Holy shit, it’s been a while. When I realized I hadn’t posted all summer, I couldn’t believe it. It’s all good though – it’s been a very busy summer for me. Here are some highlights…
- Traveled for business to Savannah, GA (a city I wanted to visit for the past 15 years and finally had the chance);
- Visited Washington, D.C. (and got engaged! More on that later.);
- Saw my favorite band and had a blast with my best friend (Panda), her daughter, and all our girlfriends who came to town to celebrate summer with DMB;
- Traveled around Indiana for business;
- Worked on my book (no seriously, I’ve finally made some progress!!); and
- Enjoyed some amazing R&R and great family time.
And summer isn’t over yet! That thought alone is making me smile. Now for some randomness about my writing adventures this summer… I mentioned I worked on my book this summer. At the beginning of August, I wrote out a writing schedule, to which I promised I would commit. I’m so happy to report that I’m 100% committed and I’ve made some awesome progress. I finally feel like this story is coming together. As someone who primarily writes nonfiction and poetry, with some prose sprinkled in, I honestly had no idea what I was in for when I just suddenly decided to write fiction. I read a lot of fiction, so I figured I could try my hand at it and give it an honest effort.
My biggest hang up in the beginning?? Making shit up. Oh man, I love making up a good story, but I have always been an honest writer. I finally made myself move past that, though. I literally gave myself a pep talk that went something like this:
“Nicole, you can make this shit up. It’s okay. Let your imagination take over. It will be okay. I promise. Just fucking do it and stop making excuses and make something up. What do you want to read? What kind of story do you want to hear? Write it… now, not later. Polish it later. WHAT ARE YOU WAITING FOR? DO IT!”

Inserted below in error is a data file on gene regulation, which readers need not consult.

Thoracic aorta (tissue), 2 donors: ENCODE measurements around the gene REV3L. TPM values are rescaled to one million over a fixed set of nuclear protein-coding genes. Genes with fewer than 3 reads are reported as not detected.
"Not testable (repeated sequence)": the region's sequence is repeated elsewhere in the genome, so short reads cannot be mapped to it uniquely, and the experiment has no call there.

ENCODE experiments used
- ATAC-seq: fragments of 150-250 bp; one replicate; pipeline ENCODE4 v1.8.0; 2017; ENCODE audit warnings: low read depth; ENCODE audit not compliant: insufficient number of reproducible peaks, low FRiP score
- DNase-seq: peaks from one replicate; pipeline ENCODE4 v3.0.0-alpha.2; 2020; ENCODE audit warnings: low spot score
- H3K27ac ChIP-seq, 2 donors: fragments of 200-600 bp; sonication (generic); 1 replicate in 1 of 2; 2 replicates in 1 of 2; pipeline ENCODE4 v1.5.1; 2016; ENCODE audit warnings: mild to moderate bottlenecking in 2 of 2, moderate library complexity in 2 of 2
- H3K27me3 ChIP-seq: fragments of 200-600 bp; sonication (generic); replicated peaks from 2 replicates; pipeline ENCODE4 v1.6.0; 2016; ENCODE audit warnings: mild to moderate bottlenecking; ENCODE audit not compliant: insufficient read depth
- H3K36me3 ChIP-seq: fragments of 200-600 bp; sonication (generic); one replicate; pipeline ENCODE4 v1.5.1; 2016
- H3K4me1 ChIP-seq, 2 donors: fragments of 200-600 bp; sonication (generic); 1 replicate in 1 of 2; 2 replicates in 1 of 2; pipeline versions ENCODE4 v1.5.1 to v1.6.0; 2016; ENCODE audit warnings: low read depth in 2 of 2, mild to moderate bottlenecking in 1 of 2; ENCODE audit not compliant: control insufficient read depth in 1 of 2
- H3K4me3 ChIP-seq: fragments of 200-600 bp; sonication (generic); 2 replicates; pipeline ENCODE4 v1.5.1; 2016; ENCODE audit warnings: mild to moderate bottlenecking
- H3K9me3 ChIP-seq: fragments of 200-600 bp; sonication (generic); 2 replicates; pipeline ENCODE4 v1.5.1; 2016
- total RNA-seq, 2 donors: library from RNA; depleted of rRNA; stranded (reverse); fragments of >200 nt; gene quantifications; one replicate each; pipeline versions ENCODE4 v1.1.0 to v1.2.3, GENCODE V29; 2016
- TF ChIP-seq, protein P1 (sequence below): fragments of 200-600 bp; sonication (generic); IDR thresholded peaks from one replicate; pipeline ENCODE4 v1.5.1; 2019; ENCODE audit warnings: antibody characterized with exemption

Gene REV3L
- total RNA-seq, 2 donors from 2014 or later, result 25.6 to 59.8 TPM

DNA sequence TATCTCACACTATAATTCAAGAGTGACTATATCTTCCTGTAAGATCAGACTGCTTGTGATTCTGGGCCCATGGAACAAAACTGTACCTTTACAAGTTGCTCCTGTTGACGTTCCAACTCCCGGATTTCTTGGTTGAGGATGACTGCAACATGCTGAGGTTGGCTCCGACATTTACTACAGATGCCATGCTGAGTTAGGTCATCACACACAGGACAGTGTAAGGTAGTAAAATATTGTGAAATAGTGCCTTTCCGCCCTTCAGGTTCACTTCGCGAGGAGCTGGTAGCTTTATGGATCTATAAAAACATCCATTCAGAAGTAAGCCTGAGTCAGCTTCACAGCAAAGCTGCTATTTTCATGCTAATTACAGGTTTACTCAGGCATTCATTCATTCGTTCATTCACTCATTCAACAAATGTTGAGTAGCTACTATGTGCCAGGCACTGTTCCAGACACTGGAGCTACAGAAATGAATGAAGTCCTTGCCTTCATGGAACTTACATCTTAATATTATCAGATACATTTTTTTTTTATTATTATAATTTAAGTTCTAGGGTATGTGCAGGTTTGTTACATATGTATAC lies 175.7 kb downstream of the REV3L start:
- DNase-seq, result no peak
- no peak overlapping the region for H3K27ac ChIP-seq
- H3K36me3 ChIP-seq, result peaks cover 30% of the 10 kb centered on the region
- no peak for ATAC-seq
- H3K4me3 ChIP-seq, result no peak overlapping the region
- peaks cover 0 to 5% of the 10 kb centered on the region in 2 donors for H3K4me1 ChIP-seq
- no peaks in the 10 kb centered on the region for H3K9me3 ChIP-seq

(Cue that viral Shia LaBeouf video that hit the ‘net earlier this summer).
And it worked. I kicked my ass into gear and I committed to my writing schedule. I’ve solidified my outline and have key plot points ready for chapters. I even have a handful of chapters ready. I have a feeling though, with my planning process complete, this book is going to take a while to complete… but I will make it happen!
I also joined a writing group, thrown together by The Geeky Press. It’s laid back and a great group of people. We just meet up on some pre-scheduled dates (#WritersHack) and hang out for a bit, eat, talk about writing, and write. We hosted our first one-day retreat in July and I think it was a great success. We’re doing another one on November 7 and hosting a weekend retreat in December. My favorite thing about these retreats and hacks is that we actually freaking write. We write whatever we want. The goal is to get words on the page. If you’re interested in joining our shenanigans or want more information on events hosted by The Geeky Press, just check out their website. You don’t have to attend every event nor do you have to pay any dues (the day or weekend retreats have a low cost, though). We just are a group of people who want to write and connect with others who want to do the same.
I have to say, it’s awesome to be back in a community of writers. I’ve missed college mostly for that reason, and now I’ve finally found another place to nurture my talent. I finally stopped procrastinating and became a member of the Indiana Writers Center. I’m looking forward to taking advantage of their member discounts and getting to know the folks there in the coming months.
Speaking of writing communities… this thought brings me to the topic of serialized, web-based literature. Have you heard of websites like Wattpad or Channillo? From what I understand, these sites help you build an audience and network with other readers and writers. You post a chapter at a time. This could be a good thing to do, since I’m getting my feet wet in this category and not quite ready to publish a book just yet, even though I have a solid story plan/outline. I’m considering this route with some of my other fiction (short stories, flash fiction, etc.), but can’t decide if I should with this story or not. If you are familiar with either of these platforms or know of others I should be considering, please let me know in the comments. I want to weigh all my options and could really use some advice!
That’s all for now, folks. I won’t be gone as long as I was before this time… I promise. Peace!
About a month ago, a dear friend of mine asked if I’d be interested in writing a quick review of a book I recently read. I jumped at the chance because when I first read Brain on Fire: My Month of Madness by Susannah Cahalan, I couldn’t put it down. Her story not only was so interesting, it was scary to think that someone could go through what she experienced.
Without further ado – my review as featured on Traditional Femme:
A Review of Brain on Fire: My Month of Madness by Susannah Cahalan